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Displaced Colombian women at greater risk of gender-based violence ? rights group

Source: Thomson Reuters Foundation - Thu, 15 Nov 2012 11:46 GMT
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BOGOTA (TrustLaw) - Colombian authorities must do more to provide justice and healthcare to the tens of thousands of displaced women and girls who have suffered physical and sexual violence at the hands of their partners or factions in Colombia’s armed conflict, Human Rights Watch said.

Women and girls who have been driven from their homes by fighting between government troops, leftist rebels and right-wing paramilitary groups that has lasted nearly 50 years are at heightened risk of sexual and domestic violence, according to a new report published on Wednesday by Human Rights Watch (HRW).

“Gender-based violence is a risk for all women in Colombia, but the problem is more acute for displaced women and girls,” the report said.

Colombia has one of the world's largest internally displaced populations, estimated at up to four million people of whom roughly half are women and girls.

“For many displaced women and girls, the hardships of displacement are compounded by the trauma of rape and domestic violence,” said Amanda Klasing, the report’s author and women’s rights researcher at HRW.

Nearly half the women who have been uprooted because of Colombia’s conflict have been  victims of domestic violence, compared with 37 percent of women among the general population, according to a 2011 government sponsored survey.


Many Colombian women and girls who are driven from their homes in the countryside to escape violence settle in slum neighbourhoods on the outskirts of the country's main cities, where state health services are overstretched or hard to access.

Few displaced women have formal jobs, and many live in poverty and scrape a living as cleaners and street vendors to provide for their families.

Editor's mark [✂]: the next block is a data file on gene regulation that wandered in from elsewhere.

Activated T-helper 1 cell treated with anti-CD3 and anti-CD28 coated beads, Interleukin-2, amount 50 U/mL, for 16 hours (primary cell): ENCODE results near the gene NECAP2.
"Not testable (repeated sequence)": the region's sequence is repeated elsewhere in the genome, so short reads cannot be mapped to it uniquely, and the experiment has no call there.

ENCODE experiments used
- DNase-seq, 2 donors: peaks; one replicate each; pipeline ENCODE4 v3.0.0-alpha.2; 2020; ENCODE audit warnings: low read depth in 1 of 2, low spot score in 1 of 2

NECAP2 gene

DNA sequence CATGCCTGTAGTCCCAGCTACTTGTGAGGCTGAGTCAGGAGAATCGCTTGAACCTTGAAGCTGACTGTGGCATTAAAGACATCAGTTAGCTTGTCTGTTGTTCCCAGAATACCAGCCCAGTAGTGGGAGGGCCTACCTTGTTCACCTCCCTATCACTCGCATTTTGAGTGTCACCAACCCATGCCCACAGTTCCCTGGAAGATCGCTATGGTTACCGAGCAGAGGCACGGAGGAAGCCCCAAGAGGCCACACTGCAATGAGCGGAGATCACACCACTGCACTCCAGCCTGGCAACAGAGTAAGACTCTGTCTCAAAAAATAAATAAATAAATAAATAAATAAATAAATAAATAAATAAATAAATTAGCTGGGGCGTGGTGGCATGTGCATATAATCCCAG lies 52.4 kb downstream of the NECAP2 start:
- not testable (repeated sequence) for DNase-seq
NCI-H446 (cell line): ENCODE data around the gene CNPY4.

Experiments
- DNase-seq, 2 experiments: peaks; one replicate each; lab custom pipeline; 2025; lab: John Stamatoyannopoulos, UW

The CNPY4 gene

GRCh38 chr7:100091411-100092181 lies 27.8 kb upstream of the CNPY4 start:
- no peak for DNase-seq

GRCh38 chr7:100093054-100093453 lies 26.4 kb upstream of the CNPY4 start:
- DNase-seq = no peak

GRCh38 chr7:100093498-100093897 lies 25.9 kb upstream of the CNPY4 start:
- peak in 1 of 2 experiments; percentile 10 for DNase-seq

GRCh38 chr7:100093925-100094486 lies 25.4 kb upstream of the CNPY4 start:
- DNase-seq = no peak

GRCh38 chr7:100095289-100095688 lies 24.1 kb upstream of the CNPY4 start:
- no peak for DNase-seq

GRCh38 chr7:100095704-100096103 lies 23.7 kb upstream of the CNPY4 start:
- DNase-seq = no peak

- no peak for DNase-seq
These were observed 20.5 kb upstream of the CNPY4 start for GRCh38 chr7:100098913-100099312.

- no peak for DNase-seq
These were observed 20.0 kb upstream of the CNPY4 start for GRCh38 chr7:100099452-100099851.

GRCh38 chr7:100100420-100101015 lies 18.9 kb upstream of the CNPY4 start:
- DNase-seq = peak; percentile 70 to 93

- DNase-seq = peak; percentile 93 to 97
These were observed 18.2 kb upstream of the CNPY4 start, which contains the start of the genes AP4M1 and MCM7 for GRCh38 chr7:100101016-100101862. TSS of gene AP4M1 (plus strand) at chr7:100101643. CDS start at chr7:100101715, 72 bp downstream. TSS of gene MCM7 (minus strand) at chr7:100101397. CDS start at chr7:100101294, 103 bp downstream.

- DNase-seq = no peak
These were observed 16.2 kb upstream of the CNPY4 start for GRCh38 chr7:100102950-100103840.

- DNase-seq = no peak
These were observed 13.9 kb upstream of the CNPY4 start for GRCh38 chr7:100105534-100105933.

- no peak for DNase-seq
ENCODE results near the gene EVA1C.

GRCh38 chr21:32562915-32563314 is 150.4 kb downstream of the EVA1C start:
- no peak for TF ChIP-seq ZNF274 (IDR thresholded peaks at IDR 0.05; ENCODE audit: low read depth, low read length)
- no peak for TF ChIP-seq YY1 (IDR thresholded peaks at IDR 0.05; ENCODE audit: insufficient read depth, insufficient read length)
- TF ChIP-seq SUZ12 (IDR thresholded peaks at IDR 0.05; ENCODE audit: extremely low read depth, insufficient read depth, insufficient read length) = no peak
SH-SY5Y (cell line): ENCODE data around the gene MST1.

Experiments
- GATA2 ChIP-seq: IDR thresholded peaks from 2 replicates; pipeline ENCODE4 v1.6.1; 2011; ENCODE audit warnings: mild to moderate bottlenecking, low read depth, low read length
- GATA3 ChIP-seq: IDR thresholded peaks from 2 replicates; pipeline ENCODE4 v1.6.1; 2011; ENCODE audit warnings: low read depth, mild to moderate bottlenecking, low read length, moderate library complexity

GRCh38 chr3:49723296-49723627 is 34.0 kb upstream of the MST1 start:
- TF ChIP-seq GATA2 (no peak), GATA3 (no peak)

“Compared to the general population, they (displaced women and girls) often have less familiarity with the health institutions and service providers in the places where they have settled, less money to cover transportation costs, and greater fear of retribution from their victimizers if they seek care,” the HRW report said.

Some displaced women who have suffered sexual and domestic violence doubt they will receive help from the police, while others do not know where to get help and how to report the crime, the HRW report found.

“For many displaced women and girls, these obstacles of poor service and lack of information are compounded by the precarious circumstances in which they live,” the report said.

Colombian law allows all victims of sexual and domestic violence to seek justice and receive free medical care.

But the report, based on 80 interviews with displaced women and girls in four major Colombian cities, found big gaps remain between theory and practice.

“Despite good laws and policies that have been enacted in recent years, they still face enormous difficulty in getting the medical attention they’re entitled to. And they rarely see their abusers brought to justice,” Klasing said.

Some health workers lack “basic knowledge” about handling rape and domestic violence cases and said they received little training on how to deal with displaced victims, the report found.

It also cited cases of displaced women and girls being denied or experiencing delays in receiving medical care after incidents of domestic or sexual violence, and examples of medical facilities failing to screen for signs of abuse.

The government says it is stepping up efforts to tackle gender-based violence. Earlier this year, Colombian lawmakers drafted a new bill, which if passed, would make conflict-related sexual violence a specific criminal offence.

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